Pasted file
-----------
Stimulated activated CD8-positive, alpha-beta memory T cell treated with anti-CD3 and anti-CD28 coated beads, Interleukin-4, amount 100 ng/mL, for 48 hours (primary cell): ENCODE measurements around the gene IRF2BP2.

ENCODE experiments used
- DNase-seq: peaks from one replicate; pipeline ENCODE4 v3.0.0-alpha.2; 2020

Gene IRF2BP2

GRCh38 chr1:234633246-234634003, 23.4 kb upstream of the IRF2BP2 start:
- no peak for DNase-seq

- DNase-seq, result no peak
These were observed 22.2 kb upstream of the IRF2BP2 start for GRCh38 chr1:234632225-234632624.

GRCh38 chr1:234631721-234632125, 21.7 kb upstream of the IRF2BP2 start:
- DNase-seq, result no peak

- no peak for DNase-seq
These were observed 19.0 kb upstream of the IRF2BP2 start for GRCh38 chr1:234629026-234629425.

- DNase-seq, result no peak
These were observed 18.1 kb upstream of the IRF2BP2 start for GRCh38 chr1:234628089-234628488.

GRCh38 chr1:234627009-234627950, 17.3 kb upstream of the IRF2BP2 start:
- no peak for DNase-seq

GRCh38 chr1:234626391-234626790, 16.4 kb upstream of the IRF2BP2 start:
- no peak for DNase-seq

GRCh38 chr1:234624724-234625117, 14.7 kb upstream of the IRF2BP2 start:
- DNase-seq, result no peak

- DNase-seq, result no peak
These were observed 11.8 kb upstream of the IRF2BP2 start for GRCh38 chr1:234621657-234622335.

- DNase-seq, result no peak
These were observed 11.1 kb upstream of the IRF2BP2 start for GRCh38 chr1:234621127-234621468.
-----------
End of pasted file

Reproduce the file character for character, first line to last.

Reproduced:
Stimulated activated CD8-positive, alpha-beta memory T cell treated with anti-CD3 and anti-CD28 coated beads, Interleukin-4, amount 100 ng/mL, for 48 hours (primary cell): ENCODE measurements around the gene IRF2BP2.

ENCODE experiments used
- DNase-seq: peaks from one replicate; pipeline ENCODE4 v3.0.0-alpha.2; 2020

Gene IRF2BP2

GRCh38 chr1:234633246-234634003, 23.4 kb upstream of the IRF2BP2 start:
- no peak for DNase-seq

- DNase-seq, result no peak
These were observed 22.2 kb upstream of the IRF2BP2 start for GRCh38 chr1:234632225-234632624.

GRCh38 chr1:234631721-234632125, 21.7 kb upstream of the IRF2BP2 start:
- DNase-seq, result no peak

- no peak for DNase-seq
These were observed 19.0 kb upstream of the IRF2BP2 start for GRCh38 chr1:234629026-234629425.

- DNase-seq, result no peak
These were observed 18.1 kb upstream of the IRF2BP2 start for GRCh38 chr1:234628089-234628488.

GRCh38 chr1:234627009-234627950, 17.3 kb upstream of the IRF2BP2 start:
- no peak for DNase-seq

GRCh38 chr1:234626391-234626790, 16.4 kb upstream of the IRF2BP2 start:
- no peak for DNase-seq

GRCh38 chr1:234624724-234625117, 14.7 kb upstream of the IRF2BP2 start:
- DNase-seq, result no peak

- DNase-seq, result no peak
These were observed 11.8 kb upstream of the IRF2BP2 start for GRCh38 chr1:234621657-234622335.

- DNase-seq, result no peak
These were observed 11.1 kb upstream of the IRF2BP2 start for GRCh38 chr1:234621127-234621468.